So I think that with Steward working the corner, training him with a strategy in mind, learning from his mistakes in the Manny fight, effectively and strategically holding Manny to smother the attacks, (and a strong uppercut to the nuts in round 3-4 if things start to go wrong) Cotto has enough experience, skill, heart and chance to beat Manny. Oh, and one more thing: no catchweights! Manny fought Cotto at 145, but Clottey at 147. That tells me he respects Cotto. He wants the crown, beat him at 154! No weight advantage for anybody! Manny has the skills!!! He shouldn't need any catchweights.

BTW, I'd rather have Manny fight Mayweather. But if that doesn't happen, I don't mind the 2nd choices. What do you think? Keep up the good work! — Jos├® Javier, Puerto Rico

I was impressed with Cotto’s form and poise against Yuri Foreman, and I’d give him a good shot to beat many top junior middleweights (including Kirkland) but I think Pacquiao’s style and blend of speed, power and footwork will always give him hell. True, he was competitive in the first four rounds versus the Pac-Monster, but he also hit the deck twice in that 12-minute span (and the second knockdown was from probably the hardest single punch he ever took). Whether they have to weigh in at 151 pounds or 154, I think Pacquiao would be a HUGE favorite to beat Cotto again.

I agree that Cotto could have had a better trainer and camp for the Pacquiao fight, and I also agree that Steward works well with the Puerto Rican star, but I don’t think the hall-of-fame trainer has had enough time to correct all of the bad habits Cotto had cultivated over the years. Bottom line: I think November is too soon for the come-backing Cotto to be getting in the ring with Pacquiao.


Dear Doug,
I'm tired of people selectively whining about catchweights. Juan Manuel Marquez, for instance, wanted to fight Pacquiao at a catchweight (or 140), but not 147. Didn't hear much criticism. Hopkins/Wright took place at a catchweight; not much criticism. Hopkins/Pavlik was another catchweight fight; same with Taylor/Pavlik II.

And I'm not buying the “title fight” argument. All we do is bash the sanctioning orgs. So why should we now elevate them for the sole purpose of bashing catchweight fights? Sounds pretty inconsistent to me. If you want to call them irrelevant (referring to the whining catchweight fans), fine, but be consistent. Miguel Cotto isn't the jr. middle champ; he's a beltholder.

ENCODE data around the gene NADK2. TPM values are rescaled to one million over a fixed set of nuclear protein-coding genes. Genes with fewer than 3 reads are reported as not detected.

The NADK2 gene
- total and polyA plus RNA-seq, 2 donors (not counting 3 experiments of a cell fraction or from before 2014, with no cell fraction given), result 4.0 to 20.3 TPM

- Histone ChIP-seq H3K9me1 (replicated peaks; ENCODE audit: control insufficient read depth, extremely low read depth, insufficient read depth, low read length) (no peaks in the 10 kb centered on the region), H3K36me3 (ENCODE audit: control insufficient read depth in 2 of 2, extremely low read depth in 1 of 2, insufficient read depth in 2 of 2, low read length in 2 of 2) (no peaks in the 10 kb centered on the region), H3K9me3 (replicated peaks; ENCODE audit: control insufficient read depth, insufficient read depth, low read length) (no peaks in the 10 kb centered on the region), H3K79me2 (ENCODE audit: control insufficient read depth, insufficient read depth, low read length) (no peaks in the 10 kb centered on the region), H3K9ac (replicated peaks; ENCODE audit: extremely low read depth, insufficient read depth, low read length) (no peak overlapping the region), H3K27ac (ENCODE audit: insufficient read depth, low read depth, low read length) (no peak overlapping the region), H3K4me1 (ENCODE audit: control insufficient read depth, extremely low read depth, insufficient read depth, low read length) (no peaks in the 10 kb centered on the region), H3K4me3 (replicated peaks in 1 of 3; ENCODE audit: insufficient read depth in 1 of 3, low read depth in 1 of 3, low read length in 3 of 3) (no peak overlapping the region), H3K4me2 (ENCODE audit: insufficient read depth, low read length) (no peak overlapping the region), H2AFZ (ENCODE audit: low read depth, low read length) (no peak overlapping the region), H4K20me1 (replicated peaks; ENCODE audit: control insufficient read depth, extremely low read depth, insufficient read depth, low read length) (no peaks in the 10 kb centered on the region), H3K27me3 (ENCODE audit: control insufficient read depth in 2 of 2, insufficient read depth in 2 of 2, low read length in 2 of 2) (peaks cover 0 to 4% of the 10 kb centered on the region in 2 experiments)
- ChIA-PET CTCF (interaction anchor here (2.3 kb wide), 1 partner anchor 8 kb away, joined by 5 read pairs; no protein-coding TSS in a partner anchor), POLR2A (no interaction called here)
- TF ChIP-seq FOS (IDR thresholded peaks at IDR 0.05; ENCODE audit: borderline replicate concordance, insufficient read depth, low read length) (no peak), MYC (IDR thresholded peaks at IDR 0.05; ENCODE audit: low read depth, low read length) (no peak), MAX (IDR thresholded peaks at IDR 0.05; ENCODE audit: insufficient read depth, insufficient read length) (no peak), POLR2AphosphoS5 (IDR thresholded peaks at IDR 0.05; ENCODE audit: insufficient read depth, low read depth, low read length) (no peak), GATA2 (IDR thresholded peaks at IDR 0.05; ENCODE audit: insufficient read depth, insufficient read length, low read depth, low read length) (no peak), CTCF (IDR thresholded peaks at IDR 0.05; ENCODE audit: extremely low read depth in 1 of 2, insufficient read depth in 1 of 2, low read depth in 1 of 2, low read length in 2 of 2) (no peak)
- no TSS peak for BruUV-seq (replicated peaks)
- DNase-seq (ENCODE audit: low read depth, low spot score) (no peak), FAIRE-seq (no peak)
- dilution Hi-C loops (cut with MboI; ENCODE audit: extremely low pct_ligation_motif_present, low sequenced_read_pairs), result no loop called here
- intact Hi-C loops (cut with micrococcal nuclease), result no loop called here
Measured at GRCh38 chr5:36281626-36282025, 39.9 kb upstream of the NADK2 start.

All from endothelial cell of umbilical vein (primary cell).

Also, fighters come in under-weight all the time. If they can do it on their own, why can't they contract to do it for more money?

And, to be clear, I don't want Pac/Cotto II to happen; saw all I needed to know who the better fighter is in Manny/Miguel I.

And I don't want Pac/Marg, either; that glove-loading scumbag should be banned for life.

But the whining in the mailbag just got on my nerves. Take care. — Patrick

Cotto fans should not be mad at Pacquiao or Freddie Roach for insisting on catchweight bouts vs. the Puerto Rican star, they should be mad at Cotto for agreeing to the catchweight stipulations.


Hey Dougie,
Hope all is well out west. First off, thanks for the pump up for Marquez-Diaz II undercard, I had heard good things so I got it for my dad for Father's Day, now I'm convinced it was a good idea.

Down to business: poking around the internet it seems Chavez Jr is coming out with the short end of the stick against Duddy. Now that he's won, and in such (I think) impressive fashion everyone seems to be saying “Yeah but Duddy is just a middling do nothing mediocre blahblah” excuses not to say that JCCJ is coming along well. It's not perfectly analogous to, but it reminds me of, what happened to Floyd after Mosley: either Money would lose against his only “real” competition, or he beat up an old guy. Perhaps my eyes aren't as good as those that cover boxing for a living, but I did not see the really limited fighter I was expecting in JCCJ.

If nothing else doesn't this seem like a good win to get into the 12 round quality bouts before a big fight? (Just imagine the numbers a Chavez Jr-Cotto fight could pull off!) After another couple training camps, I could see him hanging tough with a Cotto-quality fighter.